Christmas is over, and New Year’s is here.
These are the dark days of winter, when employee absenteeism is high, and workplace morale at a seasonal low.
But this time of year is also known for something else — the large volume of trash that people generate.
“All around, it’s a lot more,” said Bert Adams, the city of Cortland’s contracted trash hauler. “I know that the piles at the curb are a lot bigger.”
That goes for recycling, too. Early Friday afternoon, one of Adams’ workers, Ray Kohlhepp, was still out picking up recycling on Union Street.
Normally, Adams’ workers are done with their runs by noon, but the piles of recycling on the south side of the city looked a lot larger than usual Friday, and Kohlhepp was doing all the work himself — driving the truck and picking up the recycling to boot.
“The first two weeks after the holiday … will be heavy throughout the whole industry, both residentially and commercially,” Adams said.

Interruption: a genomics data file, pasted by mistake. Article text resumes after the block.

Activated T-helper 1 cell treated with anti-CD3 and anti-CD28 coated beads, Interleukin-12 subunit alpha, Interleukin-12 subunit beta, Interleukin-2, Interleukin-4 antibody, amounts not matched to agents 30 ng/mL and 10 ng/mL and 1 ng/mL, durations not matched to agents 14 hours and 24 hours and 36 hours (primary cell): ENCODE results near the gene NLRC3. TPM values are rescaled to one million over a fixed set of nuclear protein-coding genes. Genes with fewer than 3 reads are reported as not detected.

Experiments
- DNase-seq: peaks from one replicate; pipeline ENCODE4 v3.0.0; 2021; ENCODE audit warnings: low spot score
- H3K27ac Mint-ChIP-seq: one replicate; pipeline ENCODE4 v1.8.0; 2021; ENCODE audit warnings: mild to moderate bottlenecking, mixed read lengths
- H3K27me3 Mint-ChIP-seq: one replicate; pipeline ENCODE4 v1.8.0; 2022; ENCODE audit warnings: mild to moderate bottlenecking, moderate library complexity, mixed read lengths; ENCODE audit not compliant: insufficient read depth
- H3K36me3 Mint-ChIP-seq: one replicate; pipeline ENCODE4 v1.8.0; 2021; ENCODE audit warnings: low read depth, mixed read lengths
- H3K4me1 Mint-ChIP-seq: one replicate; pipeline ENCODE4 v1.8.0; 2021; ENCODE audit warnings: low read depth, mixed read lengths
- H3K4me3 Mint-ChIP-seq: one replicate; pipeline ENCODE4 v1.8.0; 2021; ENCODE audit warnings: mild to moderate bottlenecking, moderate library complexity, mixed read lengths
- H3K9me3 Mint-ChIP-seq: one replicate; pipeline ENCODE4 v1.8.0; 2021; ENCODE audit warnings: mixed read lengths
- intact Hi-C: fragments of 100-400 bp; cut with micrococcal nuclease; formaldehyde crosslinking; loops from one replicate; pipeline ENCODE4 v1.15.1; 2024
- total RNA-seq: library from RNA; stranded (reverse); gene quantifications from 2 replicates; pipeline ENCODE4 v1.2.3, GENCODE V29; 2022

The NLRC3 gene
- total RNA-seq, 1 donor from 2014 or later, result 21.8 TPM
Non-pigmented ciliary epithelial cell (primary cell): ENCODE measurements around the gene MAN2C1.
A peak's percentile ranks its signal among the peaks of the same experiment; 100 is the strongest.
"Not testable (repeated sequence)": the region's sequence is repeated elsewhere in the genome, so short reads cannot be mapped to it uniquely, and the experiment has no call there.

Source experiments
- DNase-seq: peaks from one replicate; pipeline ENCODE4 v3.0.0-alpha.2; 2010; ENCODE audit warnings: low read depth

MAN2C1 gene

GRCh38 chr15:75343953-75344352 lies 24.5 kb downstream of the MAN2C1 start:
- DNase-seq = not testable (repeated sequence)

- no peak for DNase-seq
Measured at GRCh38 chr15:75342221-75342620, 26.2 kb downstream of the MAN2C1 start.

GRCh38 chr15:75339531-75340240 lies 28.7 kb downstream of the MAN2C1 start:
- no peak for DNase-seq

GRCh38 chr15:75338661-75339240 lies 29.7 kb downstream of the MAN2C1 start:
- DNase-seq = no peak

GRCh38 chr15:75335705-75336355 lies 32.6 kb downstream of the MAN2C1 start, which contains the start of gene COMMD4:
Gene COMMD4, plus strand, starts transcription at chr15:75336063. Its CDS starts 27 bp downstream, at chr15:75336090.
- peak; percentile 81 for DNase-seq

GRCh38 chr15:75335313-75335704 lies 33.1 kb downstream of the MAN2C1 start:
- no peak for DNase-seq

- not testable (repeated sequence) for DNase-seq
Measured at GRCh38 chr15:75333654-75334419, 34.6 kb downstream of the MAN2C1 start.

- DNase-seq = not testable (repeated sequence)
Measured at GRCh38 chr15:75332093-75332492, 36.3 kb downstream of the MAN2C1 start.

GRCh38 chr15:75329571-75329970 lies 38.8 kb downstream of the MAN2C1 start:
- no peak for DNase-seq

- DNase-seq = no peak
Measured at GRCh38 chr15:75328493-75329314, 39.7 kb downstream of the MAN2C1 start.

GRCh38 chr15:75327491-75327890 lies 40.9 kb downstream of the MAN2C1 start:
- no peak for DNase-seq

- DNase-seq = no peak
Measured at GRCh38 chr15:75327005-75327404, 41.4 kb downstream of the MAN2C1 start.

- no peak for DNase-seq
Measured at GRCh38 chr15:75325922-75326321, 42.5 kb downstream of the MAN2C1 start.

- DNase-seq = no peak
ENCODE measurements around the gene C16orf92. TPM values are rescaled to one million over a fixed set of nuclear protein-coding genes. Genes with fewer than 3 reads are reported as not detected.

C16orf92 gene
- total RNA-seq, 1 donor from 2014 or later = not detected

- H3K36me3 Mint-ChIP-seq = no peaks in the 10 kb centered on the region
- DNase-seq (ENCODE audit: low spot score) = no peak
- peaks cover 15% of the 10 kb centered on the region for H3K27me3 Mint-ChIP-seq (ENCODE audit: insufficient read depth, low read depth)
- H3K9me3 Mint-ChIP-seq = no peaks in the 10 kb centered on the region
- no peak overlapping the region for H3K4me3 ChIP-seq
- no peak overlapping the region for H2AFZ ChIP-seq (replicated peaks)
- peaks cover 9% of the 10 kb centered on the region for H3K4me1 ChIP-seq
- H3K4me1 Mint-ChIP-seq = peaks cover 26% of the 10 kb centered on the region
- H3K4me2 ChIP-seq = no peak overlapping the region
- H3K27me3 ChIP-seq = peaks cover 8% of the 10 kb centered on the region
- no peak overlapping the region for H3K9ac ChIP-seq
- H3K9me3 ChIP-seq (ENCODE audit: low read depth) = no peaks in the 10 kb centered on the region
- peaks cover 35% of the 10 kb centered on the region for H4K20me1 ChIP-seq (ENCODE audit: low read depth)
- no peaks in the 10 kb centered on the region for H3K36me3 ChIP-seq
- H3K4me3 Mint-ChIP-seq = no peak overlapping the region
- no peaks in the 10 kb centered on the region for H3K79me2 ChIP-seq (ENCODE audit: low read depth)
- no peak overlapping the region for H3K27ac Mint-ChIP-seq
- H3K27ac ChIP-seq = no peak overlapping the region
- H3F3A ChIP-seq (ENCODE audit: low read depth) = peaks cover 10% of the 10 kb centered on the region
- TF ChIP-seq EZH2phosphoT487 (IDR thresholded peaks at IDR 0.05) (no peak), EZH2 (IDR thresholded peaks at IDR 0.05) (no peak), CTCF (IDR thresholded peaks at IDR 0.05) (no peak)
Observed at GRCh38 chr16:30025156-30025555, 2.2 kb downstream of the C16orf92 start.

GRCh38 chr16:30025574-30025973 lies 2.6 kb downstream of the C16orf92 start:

The first discarded Christmas trees have also started appearing curbside on city streets, but a little prematurely, because the city won’t start picking them up until the week of Jan. 6 to Jan. 10, said Nic Dovi, deputy superintendent of public works.
“Just put it on the curb on or before your regularly scheduled garbage day, and we’ll come and grab them,” Dovi said.
The county landfill also sees a higher volume of trash than it typically receives, said Charles Sudbrink, Cortland County highway superintendent.
“Usually it’s the holiday season and late May when the college kids move out,” he said.
But the spike in trash volume does not affect operations at the landfill, Sudbrink said.
“We can handle quite a bit more than we’re accepting right now,” he said.